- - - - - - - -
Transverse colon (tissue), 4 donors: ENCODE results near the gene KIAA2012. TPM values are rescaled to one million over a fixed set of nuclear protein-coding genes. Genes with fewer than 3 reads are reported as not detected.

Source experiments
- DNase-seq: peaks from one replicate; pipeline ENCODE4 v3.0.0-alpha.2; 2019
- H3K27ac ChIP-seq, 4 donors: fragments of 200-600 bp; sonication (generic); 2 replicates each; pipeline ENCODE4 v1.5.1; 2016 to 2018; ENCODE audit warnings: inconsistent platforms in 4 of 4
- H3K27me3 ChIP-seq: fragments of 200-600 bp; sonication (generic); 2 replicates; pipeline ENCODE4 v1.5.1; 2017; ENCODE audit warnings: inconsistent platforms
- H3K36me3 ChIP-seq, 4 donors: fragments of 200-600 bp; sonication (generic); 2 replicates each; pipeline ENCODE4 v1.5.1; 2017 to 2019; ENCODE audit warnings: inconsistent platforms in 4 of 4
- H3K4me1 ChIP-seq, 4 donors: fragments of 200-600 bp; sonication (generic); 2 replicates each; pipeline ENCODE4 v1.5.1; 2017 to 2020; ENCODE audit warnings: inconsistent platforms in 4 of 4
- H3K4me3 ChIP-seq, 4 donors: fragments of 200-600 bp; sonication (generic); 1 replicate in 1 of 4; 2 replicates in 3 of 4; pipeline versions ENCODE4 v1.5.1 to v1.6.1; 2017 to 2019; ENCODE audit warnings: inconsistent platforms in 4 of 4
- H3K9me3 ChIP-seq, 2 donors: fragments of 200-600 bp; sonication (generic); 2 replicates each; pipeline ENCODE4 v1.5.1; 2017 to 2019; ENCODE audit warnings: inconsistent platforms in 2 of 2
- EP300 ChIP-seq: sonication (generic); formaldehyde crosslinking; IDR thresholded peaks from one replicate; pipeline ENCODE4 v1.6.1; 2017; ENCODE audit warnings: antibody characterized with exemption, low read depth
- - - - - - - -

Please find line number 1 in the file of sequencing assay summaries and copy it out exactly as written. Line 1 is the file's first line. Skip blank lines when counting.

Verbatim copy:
Transverse colon (tissue), 4 donors: ENCODE results near the gene KIAA2012. TPM values are rescaled to one million over a fixed set of nuclear protein-coding genes. Genes with fewer than 3 reads are reported as not detected.